Impact on browsing performance

Interestingly, target=”_blank” has also an impact on your web browsing performance which I have observed firsthand. Every major modern browser like Chrome and Firefox is multi-process. Due to the synchronous cross-window access the DOM gives us via window.opener, windows launched via target=”_blank” end up in the same process & thread. The same is true for iframes and windows opened via window.open.

A click on a tile will open the page in a new tab.

As a side-project, I developed a personal “start page” which looks and behaves similar to Opera’s Speed Dial. When clicking one of the tiles, the web page is opened in a new tab (each link has target=”_blank”). I observed that my web browsing was slower for some reason and I suspected it must have something to do with my own page because I didn't encounter this issue when I didn't use my own page. After I found out about this issue with target=”_blank”, I changed my code and the performance slowdown was gone.

Which popular web pages are vulnerable?

The issue is well known but has recently became more known in the last few years. Here are some web pages in which this tabnabbing approach works (as of the time of writing this article). I hope these web pages which are used by millions fix this issue quickly:

  • Facebook.com
  • Ebay.com
  • Heroku.com
  • My Nintendo

Some web pages which successfully block this tabnabbing approach:

  • GitHub.com
  • LinkedIn.com
  • Slack.com
  • Twitter.com
  • Zalando.com
  • united-domains Webmailer (they fixed it when I notified them. That’s the spirit!)

The easy solutions

There are two solutions to fix these problems. The first solution is to add rel=”noopener noreferrer” attribute to every link with target=”_blank”. noopener is the necessary value to ensure linked pages do not have access to the linking page. Use this approach when you have access to the HTML code and when there are not many occurrences to fix this by hand. Some CMS like WordPress (≥ 4.7.4) do this automatically so you don’t need to take action. The (now secure) example above would now look like this:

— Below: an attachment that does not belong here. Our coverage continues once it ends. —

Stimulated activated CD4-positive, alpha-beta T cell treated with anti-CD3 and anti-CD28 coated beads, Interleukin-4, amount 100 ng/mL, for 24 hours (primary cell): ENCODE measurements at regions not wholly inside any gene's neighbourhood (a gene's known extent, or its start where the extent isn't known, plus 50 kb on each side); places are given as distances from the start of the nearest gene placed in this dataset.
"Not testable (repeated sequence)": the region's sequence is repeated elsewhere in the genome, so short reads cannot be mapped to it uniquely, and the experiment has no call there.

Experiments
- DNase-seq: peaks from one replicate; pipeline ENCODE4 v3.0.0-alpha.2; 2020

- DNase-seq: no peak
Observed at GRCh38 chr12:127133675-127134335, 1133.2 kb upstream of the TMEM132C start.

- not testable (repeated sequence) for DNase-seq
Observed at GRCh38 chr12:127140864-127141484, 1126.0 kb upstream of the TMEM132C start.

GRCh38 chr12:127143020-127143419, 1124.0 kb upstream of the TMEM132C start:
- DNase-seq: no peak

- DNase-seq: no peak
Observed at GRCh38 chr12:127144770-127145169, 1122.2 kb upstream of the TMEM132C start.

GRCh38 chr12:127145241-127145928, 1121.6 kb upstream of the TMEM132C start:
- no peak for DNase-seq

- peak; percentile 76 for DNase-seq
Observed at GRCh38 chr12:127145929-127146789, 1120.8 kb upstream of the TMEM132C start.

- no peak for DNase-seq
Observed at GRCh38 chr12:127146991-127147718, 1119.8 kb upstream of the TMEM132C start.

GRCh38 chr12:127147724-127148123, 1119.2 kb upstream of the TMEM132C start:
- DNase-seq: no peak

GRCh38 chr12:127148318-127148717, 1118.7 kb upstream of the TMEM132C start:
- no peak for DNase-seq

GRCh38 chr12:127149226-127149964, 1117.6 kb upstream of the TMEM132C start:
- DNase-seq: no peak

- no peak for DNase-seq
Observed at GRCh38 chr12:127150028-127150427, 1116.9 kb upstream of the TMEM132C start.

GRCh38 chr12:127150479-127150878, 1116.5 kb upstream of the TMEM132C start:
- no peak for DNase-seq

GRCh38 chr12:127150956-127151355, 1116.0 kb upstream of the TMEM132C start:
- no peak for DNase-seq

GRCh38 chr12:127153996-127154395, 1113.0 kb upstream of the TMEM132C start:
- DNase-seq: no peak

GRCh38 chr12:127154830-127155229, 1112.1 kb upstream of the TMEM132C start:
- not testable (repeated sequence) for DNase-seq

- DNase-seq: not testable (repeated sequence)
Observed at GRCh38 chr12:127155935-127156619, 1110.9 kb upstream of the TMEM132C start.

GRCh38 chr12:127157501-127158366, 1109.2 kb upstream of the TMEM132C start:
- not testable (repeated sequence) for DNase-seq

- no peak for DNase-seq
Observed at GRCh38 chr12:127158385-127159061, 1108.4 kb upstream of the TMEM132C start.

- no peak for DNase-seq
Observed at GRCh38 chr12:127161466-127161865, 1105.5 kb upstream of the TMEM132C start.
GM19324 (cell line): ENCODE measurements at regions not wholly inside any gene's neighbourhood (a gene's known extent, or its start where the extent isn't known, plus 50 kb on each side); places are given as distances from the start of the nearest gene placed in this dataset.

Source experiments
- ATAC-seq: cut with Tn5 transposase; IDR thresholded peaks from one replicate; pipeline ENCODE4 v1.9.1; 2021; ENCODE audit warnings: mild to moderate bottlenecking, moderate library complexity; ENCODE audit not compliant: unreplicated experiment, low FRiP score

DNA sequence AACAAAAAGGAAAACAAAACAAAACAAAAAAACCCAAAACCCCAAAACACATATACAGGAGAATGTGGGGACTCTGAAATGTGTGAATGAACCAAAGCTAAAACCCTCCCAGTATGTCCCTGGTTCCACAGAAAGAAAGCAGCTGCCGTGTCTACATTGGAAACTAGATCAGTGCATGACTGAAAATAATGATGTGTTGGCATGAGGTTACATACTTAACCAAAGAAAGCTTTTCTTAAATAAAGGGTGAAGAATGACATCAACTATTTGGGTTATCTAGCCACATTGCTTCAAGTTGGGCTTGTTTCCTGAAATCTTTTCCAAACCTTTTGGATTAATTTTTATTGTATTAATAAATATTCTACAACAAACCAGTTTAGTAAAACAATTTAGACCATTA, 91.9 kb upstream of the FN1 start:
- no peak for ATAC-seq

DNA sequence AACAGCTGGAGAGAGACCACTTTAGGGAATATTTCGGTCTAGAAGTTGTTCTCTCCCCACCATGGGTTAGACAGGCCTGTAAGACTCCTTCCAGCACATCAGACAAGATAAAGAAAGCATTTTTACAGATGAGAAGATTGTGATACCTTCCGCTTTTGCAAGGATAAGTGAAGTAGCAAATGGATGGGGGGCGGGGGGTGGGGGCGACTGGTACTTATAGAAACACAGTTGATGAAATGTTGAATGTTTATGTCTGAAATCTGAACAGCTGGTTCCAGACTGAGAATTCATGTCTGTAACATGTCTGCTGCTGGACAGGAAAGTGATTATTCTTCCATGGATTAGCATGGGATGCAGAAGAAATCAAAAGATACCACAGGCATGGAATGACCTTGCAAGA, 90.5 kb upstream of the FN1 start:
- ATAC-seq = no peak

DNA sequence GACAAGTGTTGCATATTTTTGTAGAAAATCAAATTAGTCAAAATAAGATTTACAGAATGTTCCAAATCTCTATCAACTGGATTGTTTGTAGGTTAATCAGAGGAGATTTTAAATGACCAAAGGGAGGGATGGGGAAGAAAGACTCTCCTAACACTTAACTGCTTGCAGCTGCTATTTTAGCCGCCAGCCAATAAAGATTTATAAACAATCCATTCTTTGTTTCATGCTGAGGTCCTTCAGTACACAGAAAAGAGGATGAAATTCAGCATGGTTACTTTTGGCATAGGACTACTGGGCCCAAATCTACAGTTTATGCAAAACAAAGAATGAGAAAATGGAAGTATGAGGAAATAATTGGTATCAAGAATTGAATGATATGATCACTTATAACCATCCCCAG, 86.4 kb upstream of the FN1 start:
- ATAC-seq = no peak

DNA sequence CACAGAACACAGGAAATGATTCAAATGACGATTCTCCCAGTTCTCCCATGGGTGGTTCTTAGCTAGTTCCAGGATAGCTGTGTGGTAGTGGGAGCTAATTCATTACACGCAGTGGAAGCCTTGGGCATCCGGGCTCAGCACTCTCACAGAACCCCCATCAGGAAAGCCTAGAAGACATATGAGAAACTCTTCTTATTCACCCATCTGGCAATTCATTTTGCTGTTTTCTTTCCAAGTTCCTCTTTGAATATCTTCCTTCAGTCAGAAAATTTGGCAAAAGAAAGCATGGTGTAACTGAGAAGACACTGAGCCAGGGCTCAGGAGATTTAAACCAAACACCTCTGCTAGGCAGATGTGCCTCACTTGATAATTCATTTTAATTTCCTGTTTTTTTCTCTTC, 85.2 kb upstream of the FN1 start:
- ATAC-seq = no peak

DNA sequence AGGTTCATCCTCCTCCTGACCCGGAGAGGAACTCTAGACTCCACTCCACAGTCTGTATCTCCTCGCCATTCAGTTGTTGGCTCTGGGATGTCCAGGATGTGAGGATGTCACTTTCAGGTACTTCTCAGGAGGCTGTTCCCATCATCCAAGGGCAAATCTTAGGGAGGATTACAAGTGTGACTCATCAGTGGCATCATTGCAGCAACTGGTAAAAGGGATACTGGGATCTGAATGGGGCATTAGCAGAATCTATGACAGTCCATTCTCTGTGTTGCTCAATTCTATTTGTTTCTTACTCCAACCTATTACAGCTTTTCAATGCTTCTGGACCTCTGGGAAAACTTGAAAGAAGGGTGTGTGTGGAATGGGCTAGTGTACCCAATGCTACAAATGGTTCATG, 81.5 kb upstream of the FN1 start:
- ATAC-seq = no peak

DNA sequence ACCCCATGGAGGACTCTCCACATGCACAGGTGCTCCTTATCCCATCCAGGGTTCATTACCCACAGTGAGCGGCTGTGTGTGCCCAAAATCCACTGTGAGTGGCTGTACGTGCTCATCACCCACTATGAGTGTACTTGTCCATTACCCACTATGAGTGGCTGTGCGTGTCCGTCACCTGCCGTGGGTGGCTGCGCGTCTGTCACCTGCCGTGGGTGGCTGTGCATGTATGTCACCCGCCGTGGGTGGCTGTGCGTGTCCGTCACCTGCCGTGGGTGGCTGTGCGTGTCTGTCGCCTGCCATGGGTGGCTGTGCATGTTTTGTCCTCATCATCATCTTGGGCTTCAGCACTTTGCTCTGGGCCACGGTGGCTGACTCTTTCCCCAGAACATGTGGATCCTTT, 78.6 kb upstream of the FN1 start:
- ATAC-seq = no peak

<a href=”https://sedeo.net” target=”_blank” rel=”noopener noreferrer”>Go to sedeo</a>
Browser support for noopener according to caniuse.com

Browser support for noopener is pretty good with modern browsers, Microsoft browsers like Internet Explorer being an exception like usual. However, Microsoft Edge supposedly doesn't support window.opener for target=”_blank” links.

The second approach is to use JavaScript to fix this issue. Use this when you’re managing a CMS or if there are too many occurrences to fix all those links by hand.

var otherWindow = window.open();
otherWindow.opener = null;

If you allow user-generated content (e.g. a social network), please make sure to sanitize links. Twitter automatically adds rel=”noopener” to every link in a tweet.

Conclusion

Interestingly, Google does not think of this as a major security issue.

In my view, there are no major downsides in applying the first solution (adding rel=”noopener” to every target=”_blank” link). This issue shows how easy it is to create loopholes in your web page security. Also, the performance impact of target=”_blank” links may also be non-negligible for web applications with a high need for performance. If you are a web developer, I’d advise you to check your code to eliminate this issue.

Thank you for reading my thoughts on this issue. I would love to hear about your thoughts in the comments.

Sources: